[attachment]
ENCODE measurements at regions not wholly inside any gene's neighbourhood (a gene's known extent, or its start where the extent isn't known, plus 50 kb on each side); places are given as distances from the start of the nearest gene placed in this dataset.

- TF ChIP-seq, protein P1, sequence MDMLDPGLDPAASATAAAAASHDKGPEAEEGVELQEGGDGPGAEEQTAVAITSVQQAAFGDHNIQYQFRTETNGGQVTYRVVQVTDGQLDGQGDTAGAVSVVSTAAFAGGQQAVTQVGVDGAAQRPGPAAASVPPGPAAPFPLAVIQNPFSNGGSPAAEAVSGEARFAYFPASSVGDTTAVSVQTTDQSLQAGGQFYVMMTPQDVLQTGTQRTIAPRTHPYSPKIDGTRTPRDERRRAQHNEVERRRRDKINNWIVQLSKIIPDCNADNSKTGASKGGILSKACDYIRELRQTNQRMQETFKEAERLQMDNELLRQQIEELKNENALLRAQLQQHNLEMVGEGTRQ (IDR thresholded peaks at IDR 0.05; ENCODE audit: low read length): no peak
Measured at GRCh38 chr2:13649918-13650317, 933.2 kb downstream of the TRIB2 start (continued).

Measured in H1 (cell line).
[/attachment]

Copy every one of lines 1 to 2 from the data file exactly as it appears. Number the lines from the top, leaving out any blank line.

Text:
ENCODE measurements at regions not wholly inside any gene's neighbourhood (a gene's known extent, or its start where the extent isn't known, plus 50 kb on each side); places are given as distances from the start of the nearest gene placed in this dataset.

- TF ChIP-seq, protein P1, sequence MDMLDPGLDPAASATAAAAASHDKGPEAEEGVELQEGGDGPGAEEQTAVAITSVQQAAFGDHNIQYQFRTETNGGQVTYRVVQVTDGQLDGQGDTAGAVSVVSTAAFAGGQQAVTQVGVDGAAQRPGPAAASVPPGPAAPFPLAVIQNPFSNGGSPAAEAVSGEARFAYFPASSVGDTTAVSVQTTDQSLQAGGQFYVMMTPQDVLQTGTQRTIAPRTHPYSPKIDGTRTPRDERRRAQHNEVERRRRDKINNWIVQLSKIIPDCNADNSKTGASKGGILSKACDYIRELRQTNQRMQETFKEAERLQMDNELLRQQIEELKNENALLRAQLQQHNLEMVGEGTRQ (IDR thresholded peaks at IDR 0.05; ENCODE audit: low read length): no peak